• I think it’s kinda ridiculous to serve all this packaged crap and call it “lunch”. They should at least provide silverware. How uncivilized!

  • Jenifer

    At my children’s old public school it was very common and welcomed for parents to come to lunch everyday. I loved that. Now I am able to go to lunch but at the new school it’s not a “regular practice” so I just don’t do it that often.
    Also the hot lunch at school was in fact hot food cooked there. Much better than everything coming in a processed package. I’m not saying that normal school lunches are all that great- but atleast the tacos are made with meat that day and placed on a tortilla for the kids to eat then not filled with so much preservatives to expand shelf life.

    .
    0p-p0

  • Schoolstar

    Wendy, your grandma worked in a school cafeteria for a while. They used to get lost of government surpluss food. Once they got a whole case of two pound cans of prunes. Not one kid would put a prune in their mouth, so Mom did some research and found a brownie recipe that used prunes to make them moist. They could not keep the browinies on the counter. Kids and staff alike were eating them right and left. Finally the word leaked out that she was using the prunes in the brownies and that was the end. No one would eat them once they knew about the prunes. Keep in mind this was the 70’s. I think prunes had a bad rep back then.

  • Pingback: The Week in Bentos: March 14-18, 2011 | Wendolonia()

  • Martha

    Hi Wendy, great article. What a difference to school lunches here in Switzerland! We live in a small village, but it is pretty standard that kids come home for lunch every day. In our village they have a lunch service on Friday that is prepared on the day and includes soup, salad, some type of meat and veg and a dessert. They kids have a hour and a half for lunch. It costs about $9, but includes child care until the afternoon session of school begins. Interesting to compare the different systems. I grew up with what sounds like a very similar system to yours and found this system really hard to get used to. It is especially hard for working moms, because it means you either have to help from a babysitter, neighbor, or other, or you have to race home form work to be there in time to meet the kids and then race to get something on the table.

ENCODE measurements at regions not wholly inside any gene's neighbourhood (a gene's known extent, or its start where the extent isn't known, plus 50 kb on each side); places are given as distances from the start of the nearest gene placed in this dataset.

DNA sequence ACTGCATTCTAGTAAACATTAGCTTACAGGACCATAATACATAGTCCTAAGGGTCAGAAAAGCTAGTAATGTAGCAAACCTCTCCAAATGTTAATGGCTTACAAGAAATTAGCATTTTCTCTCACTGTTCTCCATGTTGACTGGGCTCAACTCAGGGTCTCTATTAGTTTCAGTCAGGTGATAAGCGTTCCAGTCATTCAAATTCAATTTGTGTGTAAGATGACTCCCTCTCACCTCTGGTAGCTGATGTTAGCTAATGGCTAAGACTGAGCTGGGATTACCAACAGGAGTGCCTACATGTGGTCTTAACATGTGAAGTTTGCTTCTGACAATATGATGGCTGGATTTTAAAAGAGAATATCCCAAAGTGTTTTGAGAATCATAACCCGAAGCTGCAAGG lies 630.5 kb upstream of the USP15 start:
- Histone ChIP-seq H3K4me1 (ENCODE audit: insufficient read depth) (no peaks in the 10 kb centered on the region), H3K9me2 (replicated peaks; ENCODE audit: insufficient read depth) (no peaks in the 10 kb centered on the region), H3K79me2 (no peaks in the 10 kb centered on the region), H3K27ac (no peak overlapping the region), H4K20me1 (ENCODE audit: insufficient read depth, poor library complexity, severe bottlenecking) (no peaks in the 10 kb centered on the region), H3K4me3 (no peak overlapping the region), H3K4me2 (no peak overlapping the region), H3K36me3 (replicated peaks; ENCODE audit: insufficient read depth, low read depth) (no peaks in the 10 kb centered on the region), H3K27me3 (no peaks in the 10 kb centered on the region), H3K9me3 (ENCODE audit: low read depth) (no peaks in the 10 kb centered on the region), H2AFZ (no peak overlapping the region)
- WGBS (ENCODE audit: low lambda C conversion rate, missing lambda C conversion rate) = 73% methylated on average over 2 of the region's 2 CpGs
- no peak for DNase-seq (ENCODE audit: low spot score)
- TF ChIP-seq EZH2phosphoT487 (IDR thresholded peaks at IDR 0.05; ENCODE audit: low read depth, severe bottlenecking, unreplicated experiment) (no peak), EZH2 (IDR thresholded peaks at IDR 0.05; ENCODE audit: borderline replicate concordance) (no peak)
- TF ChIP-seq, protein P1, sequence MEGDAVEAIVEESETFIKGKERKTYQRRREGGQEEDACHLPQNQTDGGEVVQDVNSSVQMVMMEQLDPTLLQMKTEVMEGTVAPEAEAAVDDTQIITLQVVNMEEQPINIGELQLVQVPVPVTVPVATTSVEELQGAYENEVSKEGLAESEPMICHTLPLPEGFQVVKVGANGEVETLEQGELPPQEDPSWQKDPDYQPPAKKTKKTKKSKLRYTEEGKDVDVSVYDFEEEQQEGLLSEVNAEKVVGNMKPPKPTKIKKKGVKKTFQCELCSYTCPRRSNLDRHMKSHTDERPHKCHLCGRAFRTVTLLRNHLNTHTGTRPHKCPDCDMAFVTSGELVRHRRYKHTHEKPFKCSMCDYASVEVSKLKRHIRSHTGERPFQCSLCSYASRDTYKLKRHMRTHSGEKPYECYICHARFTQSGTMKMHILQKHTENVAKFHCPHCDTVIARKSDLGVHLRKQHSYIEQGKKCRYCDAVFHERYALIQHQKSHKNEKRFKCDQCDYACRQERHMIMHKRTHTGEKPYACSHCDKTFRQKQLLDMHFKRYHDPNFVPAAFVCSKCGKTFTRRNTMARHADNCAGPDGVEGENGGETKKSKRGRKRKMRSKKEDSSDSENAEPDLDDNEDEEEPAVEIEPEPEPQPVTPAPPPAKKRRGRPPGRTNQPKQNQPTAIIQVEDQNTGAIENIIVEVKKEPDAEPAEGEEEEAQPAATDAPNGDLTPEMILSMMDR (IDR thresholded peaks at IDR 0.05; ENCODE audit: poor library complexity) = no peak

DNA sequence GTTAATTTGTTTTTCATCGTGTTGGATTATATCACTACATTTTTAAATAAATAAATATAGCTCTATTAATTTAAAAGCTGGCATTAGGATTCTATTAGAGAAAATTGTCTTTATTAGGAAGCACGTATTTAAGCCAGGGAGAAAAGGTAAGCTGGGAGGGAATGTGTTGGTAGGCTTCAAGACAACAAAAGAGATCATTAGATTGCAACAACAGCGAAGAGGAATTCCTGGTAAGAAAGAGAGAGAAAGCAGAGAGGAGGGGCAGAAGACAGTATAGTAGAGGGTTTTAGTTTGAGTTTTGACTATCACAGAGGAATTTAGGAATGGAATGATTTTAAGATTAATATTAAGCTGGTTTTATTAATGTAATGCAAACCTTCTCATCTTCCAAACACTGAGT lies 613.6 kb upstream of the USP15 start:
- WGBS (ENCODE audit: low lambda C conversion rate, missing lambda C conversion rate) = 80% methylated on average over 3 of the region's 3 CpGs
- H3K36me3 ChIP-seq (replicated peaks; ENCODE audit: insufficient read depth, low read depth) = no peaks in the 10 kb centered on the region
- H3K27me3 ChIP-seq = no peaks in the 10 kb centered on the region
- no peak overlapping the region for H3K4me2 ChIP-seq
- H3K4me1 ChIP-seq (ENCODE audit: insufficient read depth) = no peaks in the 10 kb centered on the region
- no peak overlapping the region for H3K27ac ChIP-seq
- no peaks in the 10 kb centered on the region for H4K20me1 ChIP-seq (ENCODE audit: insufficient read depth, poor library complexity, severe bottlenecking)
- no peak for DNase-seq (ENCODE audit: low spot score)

• I’m finally going through my RSS feeder tonight — So cool! Such an interesting experience, right? It changes your view, doesn’t it? THANKS for sharing.

  • Clschuen

    Yes, I have and my experience wasn’t as poitive. First the teachers don’t go anywhere near the lunchroom. It is run by the lunch nazi’s as I dubbed them. The children are not allowed to talk. There is no help with opening anything. The fresh fruit is usually so green it is inedible and is thrown away whole. There is not even as much time as you had to eat. Even the packed lunches need to stand in line so they will sit in the “proper” place since they have assigned seats. The food is barely edible. It is contracted out and is the cheapest of the cheap. Every month they give a kick back to the school district. A portion of how much they are able to come in under federal budget. blech!

  • That sounds *really* awful! It’s amazing to me how much lunches can differ from one school to the next.

  • Thanks for this insight into school lunches. We just posted a link on our Facebook page, http://www.facebook.com/LaptopLunches. Keep up the great bento lunches!

  • Anonymous

    So funny! That was the first thing I noticed on that recipe! I remember eating these as a kid too.